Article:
(BPT) - If you're like many Americans, your home may be your most valuable asset. That's why it's so important to protect it with homeowners insurance. Plus, it's probably a requirement of your mortgage. Setting up your coverage the right way starts with understanding the major parts of a homeowners policy.
Consider the following information and tips from the USAA Home Learning Center:
This protection covers the cost of repairing or rebuilding your home if it's damaged or destroyed. When you select the amount, keep in mind the cost to rebuild your home is different from its market value.
It's important to get the dwelling coverage right and to monitor it over time to make sure it keeps up with construction costs to rebuild. Under most homeowners policies, if you file a claim and have underinsured your home, your payout may be reduced.
Some insurers will help you estimate the rebuilding cost. They take into account the features, materials and finishes that make your home unique.
Personal property protection
This protection covers your furniture, clothing and pretty much everything else inside your home. Most policies set the amount of personal property protection as a percentage of the dwelling coverage.
It may not be enough, though. Homeowners plans set limits on certain high-value items. If you own expensive jewelry, art, guns, stamps, furs, cameras, computers, silver or collectibles, you'll want to consider buying valuable personal property insurance. This is sometimes called a "personal articles floater."
When you set up your homeowners policy, you may have to make an important choice about how to reimburse losses. There are two approaches:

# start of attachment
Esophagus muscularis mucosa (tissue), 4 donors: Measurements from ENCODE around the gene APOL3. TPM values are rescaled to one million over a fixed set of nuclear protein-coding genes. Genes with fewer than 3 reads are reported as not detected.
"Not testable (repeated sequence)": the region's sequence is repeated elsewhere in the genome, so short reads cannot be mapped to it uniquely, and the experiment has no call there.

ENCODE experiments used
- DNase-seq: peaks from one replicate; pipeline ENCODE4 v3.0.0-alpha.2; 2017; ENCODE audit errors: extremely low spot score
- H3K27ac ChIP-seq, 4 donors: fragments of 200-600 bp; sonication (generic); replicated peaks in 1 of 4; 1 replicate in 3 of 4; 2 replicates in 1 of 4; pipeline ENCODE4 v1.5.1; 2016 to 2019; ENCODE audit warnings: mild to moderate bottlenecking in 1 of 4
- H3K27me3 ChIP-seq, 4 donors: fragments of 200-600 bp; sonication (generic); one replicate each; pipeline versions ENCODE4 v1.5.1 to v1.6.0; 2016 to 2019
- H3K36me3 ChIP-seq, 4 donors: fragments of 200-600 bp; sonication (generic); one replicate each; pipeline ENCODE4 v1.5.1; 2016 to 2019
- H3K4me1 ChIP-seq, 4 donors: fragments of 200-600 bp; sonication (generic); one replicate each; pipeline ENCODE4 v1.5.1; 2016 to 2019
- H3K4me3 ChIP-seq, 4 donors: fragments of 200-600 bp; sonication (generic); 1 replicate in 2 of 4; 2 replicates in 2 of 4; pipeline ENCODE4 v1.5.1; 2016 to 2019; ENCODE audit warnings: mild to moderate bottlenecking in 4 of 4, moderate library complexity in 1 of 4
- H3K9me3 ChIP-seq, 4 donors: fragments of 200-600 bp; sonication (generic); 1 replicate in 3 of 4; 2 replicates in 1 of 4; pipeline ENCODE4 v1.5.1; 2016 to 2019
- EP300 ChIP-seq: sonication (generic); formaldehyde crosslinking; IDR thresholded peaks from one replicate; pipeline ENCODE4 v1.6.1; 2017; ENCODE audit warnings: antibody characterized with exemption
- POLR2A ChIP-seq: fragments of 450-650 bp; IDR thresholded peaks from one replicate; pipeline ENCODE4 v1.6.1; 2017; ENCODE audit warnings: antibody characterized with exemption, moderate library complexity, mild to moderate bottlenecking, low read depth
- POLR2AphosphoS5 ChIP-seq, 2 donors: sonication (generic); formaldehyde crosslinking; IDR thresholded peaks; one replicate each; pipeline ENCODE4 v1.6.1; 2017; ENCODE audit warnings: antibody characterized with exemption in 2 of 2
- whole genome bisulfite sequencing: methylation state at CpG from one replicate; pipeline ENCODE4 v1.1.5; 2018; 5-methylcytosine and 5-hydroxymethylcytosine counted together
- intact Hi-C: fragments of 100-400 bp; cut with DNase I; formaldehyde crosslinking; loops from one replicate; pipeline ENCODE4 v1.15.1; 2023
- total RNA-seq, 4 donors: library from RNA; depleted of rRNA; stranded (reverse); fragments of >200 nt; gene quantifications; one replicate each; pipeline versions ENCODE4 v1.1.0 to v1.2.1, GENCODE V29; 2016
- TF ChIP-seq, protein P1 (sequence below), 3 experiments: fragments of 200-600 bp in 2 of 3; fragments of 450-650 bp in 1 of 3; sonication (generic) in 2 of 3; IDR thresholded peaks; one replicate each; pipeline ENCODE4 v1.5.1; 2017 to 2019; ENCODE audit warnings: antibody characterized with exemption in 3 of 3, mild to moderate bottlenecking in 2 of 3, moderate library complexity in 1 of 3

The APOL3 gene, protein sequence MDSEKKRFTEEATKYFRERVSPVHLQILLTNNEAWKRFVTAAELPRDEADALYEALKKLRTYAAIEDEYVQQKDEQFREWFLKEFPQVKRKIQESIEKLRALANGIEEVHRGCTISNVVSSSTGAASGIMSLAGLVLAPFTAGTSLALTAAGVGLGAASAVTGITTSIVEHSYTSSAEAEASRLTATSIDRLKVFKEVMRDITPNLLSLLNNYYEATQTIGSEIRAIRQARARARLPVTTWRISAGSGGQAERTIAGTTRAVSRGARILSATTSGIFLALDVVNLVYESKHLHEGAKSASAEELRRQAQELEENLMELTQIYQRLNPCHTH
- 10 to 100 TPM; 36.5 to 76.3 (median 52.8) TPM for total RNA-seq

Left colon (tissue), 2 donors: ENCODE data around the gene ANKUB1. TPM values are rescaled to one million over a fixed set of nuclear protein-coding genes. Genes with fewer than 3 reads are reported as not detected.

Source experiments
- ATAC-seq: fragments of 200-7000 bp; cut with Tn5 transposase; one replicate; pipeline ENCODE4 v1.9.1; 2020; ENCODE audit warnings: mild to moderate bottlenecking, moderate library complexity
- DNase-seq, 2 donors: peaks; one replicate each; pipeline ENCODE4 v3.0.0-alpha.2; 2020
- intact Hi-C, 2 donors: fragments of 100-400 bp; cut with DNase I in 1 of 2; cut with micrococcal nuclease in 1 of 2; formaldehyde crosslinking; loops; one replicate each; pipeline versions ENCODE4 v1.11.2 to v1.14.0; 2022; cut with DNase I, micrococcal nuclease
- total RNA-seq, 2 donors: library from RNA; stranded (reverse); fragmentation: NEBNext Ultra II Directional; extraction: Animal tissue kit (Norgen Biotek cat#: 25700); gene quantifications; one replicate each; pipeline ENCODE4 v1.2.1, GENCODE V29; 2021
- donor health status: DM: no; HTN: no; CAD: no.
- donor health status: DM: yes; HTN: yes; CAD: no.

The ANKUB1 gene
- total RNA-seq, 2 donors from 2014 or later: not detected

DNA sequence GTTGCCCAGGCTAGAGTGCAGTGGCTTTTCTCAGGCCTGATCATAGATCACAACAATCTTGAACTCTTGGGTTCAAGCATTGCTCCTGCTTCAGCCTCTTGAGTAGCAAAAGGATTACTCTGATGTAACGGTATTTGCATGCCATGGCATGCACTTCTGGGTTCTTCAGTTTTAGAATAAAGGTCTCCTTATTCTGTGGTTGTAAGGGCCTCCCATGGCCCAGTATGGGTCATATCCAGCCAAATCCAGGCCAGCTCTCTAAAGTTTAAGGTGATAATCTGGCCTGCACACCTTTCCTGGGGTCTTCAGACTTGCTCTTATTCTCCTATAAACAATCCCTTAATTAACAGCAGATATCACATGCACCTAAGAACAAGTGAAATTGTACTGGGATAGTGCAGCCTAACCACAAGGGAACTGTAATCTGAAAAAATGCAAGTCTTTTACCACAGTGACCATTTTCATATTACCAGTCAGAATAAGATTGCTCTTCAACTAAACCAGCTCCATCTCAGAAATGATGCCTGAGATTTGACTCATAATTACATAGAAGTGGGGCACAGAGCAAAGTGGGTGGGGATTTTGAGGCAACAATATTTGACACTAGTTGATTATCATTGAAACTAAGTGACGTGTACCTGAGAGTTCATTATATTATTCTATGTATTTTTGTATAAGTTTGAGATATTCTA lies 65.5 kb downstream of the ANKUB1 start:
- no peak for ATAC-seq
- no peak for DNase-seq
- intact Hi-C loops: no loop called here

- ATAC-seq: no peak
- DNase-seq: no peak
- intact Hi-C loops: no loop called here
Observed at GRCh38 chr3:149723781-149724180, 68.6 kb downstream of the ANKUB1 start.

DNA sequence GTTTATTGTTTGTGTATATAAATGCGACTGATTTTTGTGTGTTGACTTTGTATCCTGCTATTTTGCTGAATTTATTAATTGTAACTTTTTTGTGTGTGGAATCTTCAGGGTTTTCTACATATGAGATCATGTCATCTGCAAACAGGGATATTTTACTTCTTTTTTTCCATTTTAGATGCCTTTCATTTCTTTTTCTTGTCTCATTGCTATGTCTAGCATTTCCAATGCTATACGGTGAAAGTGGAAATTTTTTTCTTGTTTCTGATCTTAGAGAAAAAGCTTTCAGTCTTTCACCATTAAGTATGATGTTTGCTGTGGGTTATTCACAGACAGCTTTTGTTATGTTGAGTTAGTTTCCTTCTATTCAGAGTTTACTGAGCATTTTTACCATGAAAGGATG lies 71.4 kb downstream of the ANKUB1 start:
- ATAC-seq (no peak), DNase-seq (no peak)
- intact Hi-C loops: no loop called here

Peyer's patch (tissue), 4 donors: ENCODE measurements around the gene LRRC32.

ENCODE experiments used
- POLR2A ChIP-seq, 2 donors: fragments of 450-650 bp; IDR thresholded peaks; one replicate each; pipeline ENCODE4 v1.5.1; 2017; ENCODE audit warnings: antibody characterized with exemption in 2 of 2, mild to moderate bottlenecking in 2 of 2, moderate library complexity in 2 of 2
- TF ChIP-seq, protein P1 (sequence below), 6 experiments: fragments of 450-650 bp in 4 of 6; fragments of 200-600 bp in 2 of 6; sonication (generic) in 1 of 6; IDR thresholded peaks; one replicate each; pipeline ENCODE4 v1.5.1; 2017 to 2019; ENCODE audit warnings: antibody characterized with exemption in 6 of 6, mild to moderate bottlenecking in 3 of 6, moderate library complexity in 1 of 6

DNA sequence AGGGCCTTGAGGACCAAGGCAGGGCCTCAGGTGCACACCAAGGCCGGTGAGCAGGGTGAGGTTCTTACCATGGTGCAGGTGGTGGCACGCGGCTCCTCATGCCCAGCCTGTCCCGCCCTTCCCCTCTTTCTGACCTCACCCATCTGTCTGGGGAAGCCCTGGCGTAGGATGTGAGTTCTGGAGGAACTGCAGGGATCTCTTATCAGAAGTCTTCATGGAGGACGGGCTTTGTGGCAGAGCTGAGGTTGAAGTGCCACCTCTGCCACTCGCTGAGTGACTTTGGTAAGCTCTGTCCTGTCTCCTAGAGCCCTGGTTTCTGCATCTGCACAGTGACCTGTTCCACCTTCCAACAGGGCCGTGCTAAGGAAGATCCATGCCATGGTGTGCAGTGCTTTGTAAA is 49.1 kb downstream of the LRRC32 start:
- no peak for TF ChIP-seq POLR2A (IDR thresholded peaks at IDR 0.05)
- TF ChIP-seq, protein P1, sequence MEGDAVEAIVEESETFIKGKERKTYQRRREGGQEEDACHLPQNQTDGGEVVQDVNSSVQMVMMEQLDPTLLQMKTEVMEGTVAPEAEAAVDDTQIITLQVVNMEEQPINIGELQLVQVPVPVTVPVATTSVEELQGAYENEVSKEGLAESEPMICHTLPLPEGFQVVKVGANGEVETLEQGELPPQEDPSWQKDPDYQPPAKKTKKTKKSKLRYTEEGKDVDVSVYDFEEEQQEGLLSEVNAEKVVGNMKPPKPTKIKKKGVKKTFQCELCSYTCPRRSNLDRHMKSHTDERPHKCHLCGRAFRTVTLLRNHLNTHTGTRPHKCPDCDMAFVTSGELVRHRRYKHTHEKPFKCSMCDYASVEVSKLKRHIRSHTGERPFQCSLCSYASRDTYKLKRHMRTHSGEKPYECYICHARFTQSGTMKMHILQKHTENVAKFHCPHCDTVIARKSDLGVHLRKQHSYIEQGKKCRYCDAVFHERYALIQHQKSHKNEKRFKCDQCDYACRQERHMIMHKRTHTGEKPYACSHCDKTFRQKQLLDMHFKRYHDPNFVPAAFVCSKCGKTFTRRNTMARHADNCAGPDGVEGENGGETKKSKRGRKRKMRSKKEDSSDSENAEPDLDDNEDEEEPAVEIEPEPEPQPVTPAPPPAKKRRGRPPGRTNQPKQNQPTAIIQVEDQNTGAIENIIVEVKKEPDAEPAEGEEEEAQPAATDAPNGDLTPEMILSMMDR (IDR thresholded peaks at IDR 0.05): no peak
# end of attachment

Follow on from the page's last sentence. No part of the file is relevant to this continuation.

- Replacement cost. This coverage is the amount needed to replace the property with a comparable, new item.
- Actual cash value. This coverage considers depreciation in the value of your property. If your 10-year-old couch is destroyed, you'd receive what it was worth at the time of loss, not the money you'd need to buy a new one.
To make your recovery from a loss as smooth as possible, replacement cost coverage is recommended.
This is one of the most important and least appreciated forms of protection offered through homeowners coverage. It protects you if you're found to be at fault for someone's injury or property damage. It even covers you for non-automobile incidents away from your home. Generally, it also covers your legal costs associated with such claims against you.
As a rule, your liability coverage should at least be equal to the total value of your assets for both your homeowners and auto insurance. If your assets are higher than the maximum coverage allowed under the policy, consider purchasing umbrella insurance to cover the difference. This is important to protect the savings and other assets you've worked hard to acquire.
As with other types of insurance, a deductible is the part of a loss that you're responsible for covering out of your own pocket. The higher your deductible, the lower your monthly premium.
Choosing a higher deductible can save you money with a lower monthly premium but increases the risk you take. Consider the amount of cash you typically have on hand in your emergency fund or checking and savings accounts. Make sure you can cover the deductible amount comfortably.
What may not be covered
Your policy's basic coverage won't cover some special risks.
- Floods: While a standard policy covers most weather-related events, floods aren't one of them. Flood insurance is inexpensive and the federal government offers it through insurers. While it's mandatory when you have a mortgage and live in a flood zone, you should give it strong consideration no matter where you live. Whether it's a flash flood or a few inches of excess water, flooding can cause massive damage to your dwelling and its contents.
- Earthquakes: You can add coverage for earth movements to your policy with an extra premium. If you live in an area prone to earthquakes, consider reinforcing your home protection with this coverage.
- Home businesses: Homeowners plans provide limited coverage for business equipment. If you run your business from home or have expensive office equipment, you may need to consider additional coverage. Your homeowners policy may not cover injuries to someone if they're related to your business.
For additional information on protecting your home, visit USAA.com/Homeowners.